• Jean-François Champollion (1790–1832), a French classical scholar, philologist, and orientalist, was the first to decipher the inscription on the Rosetta Stone, an achievement that facilitated the translation of the Egyptian Hieroglyphs—the titles "Father of Egyptology"[38] and "the founder of scientific Egyptology" have since been bestowed upon Champollion.[39] He specialized in Oriental languages while he was a student at the College de France between 1807 and 1809, and his linguistic repertoire eventually consisted of Latin, Greek, Sanskrit, Pahlavi, Arabic, Persian, Coptic, Ethiopic, Zend, and his native French.[38][39][40]
  • James Augustus Henry Murray (1837-1915), was a Scottish lexicographer, instrumental in the creation of the Oxford English Dictionary, and its primary editor from 1879 until his death. In an application letter written to the British Museum Library in November 1866, he claimed abilities in Italian, French, Catalan, Spanish, and Latin, and "in a less degree" Portuguese, Provençal, Dutch, German, Flemish, and Danish. The letter also referred to Murray's study of Celtic, Russian, Persian, Hebrew, and Syriac, among other languages and dialects.[42]
  • Arthur Rimbaud (1854-1891) French Symbolist poet. After retiring from writing he went on ambitious language learning program while traveling around Europe and the Middle East; mastering Latin, Ancient and Modern Greek, English, German, Spanish, Italian, Russian, Dutch, Arabic, Hindi, Amharic,[43] as well as developing a working knowledge of several native African languages while living in Ethiopia.[44]
  • Nikola Tesla (1856-1943), Serbian-American inventor, electrical engineer, mechanical engineer, and futurist best known for his contributions to the design of the modern alternating current (AC) electricity supply system. Read and memorized many entire books, and was capable of speaking eight languages: Serbo-Croatian, Czech, English, French, German, Hungarian, Italian, and Latin.[45][full citation needed]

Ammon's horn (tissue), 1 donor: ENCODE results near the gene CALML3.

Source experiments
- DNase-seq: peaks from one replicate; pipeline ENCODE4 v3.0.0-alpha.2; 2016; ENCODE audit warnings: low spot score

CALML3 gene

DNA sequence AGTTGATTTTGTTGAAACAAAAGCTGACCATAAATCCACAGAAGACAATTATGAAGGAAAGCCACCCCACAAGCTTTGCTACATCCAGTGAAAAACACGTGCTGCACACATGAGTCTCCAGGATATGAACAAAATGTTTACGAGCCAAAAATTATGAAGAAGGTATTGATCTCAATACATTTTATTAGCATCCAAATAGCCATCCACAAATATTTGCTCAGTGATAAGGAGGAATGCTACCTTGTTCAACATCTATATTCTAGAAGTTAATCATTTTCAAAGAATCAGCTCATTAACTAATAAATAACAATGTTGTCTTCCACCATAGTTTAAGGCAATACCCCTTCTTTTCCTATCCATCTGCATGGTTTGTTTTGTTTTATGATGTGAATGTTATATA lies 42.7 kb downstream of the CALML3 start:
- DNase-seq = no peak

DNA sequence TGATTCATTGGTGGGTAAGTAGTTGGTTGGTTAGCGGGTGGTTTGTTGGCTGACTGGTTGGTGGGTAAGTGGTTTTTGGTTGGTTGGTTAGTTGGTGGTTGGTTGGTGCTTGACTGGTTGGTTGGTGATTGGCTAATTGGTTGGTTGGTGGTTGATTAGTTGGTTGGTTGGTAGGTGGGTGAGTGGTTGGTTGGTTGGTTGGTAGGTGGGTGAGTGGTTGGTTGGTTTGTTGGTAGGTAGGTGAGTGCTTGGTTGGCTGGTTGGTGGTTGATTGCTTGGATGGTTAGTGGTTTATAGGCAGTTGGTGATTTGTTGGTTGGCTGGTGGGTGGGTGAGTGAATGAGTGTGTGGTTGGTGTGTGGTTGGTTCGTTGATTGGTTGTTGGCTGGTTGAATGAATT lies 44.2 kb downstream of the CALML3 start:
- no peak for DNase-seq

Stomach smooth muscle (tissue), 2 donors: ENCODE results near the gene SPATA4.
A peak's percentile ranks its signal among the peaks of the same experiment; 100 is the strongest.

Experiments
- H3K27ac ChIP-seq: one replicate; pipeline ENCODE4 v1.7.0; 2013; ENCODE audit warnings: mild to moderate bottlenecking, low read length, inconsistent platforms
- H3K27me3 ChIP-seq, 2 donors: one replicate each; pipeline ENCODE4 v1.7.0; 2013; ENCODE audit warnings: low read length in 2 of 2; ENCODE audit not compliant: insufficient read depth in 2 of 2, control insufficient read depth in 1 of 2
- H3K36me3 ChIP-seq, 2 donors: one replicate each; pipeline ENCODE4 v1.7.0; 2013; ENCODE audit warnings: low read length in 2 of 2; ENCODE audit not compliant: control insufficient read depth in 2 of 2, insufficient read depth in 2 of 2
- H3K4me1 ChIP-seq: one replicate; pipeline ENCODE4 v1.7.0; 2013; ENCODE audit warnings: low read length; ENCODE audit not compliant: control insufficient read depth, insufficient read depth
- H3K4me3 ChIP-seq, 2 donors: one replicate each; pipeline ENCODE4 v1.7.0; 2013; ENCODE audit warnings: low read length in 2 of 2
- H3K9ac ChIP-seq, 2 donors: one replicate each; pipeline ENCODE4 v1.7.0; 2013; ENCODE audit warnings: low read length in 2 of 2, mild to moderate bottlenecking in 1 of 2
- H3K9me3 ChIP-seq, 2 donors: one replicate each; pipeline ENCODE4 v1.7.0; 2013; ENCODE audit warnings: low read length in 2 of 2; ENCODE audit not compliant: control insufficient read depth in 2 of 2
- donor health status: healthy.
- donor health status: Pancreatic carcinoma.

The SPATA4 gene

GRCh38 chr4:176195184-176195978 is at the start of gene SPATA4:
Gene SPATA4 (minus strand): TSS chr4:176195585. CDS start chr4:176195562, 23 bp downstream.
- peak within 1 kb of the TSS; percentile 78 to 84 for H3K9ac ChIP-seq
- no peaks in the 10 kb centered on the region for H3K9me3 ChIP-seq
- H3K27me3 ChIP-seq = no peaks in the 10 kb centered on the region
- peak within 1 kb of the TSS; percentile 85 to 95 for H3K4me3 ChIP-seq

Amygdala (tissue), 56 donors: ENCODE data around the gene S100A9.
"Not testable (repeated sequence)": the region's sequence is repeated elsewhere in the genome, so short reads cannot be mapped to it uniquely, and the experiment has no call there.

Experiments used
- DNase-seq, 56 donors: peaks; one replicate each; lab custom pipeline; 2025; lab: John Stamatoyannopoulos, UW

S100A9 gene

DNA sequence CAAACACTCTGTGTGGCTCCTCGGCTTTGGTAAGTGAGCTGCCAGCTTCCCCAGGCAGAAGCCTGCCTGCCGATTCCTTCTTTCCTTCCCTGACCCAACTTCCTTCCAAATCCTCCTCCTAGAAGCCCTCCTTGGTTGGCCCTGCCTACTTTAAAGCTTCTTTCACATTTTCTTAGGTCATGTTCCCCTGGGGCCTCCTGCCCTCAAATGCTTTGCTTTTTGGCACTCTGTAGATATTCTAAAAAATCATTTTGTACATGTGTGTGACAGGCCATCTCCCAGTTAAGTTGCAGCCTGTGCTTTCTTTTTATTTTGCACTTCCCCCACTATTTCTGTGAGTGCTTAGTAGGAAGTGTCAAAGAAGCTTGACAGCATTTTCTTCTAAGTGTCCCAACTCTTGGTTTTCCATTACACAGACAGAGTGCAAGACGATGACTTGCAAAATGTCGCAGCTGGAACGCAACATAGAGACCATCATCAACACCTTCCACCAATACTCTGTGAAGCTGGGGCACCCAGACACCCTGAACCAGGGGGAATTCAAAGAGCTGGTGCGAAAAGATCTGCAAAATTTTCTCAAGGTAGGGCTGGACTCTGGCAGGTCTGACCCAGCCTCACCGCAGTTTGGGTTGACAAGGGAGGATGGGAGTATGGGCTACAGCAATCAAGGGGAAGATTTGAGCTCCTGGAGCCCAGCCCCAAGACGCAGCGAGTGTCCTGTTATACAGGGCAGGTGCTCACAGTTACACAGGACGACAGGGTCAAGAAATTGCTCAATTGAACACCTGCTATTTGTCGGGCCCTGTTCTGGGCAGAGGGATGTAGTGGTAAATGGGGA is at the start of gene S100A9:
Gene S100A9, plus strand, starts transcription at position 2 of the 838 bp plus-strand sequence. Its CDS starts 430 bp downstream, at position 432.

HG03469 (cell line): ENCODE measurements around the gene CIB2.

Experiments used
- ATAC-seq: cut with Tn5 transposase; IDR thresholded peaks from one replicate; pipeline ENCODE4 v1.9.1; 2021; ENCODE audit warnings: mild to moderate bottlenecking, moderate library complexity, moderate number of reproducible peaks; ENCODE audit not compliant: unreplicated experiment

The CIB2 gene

• José Rizal (1861–1896), was a Filipino nationalist, writer and revolutionary. He was able to speak 22 languages including Spanish, French, Latin, Greek, German, Portuguese, Italian, English, Dutch, and Japanese. Rizal also made translations from Arabic, Swedish, Russian, Chinese, Greek, Hebrew and Sanskrit. He translated the poetry of Schiller into his native Tagalog. In addition he had at least some knowledge of Malay, Chavacano, Cebuano, Ilocano, and Subanun.[46][47][48][49]
  • Harold Williams (1876–1928), a New Zealand journalist and linguist, spoke more than 58 languages.[50]
  • Ho Chi Minh (1890–1969), the Vietnamese Communist leader, became fluent in French, English, Russian, Cantonese, and Mandarin, in addition to his native Vietnamese, through study and many years spent in exile.[51]
  • Nathan Leopold Jr. (1904-1971) was born to a wealthy Jewish family. He spoke his first words at 4 months. He reportedly had an intelligence quotient of 210, and claimed to have been able to speak 27 languages by the time he was 19.[56] More likely he was only fluent in 9 or 10 languages.[57] He was involved in the murder of Robert "Bobby" Franks with friend Richard Loeb. He served in prison for 33 years before receiving parole.
  • Uku Masing (1909–1985), an Estonian linguist, theologian, ethnologist, and poet, claimed to know approximately 65 languages and could translate 20 languages.[59]
  • George Campbell (1912–2004), a Scottish polyglot and a linguist at the BBC, who could speak and write fluently in at least 44 languages and had a working knowledge of perhaps 20 others.[61]

References[edit]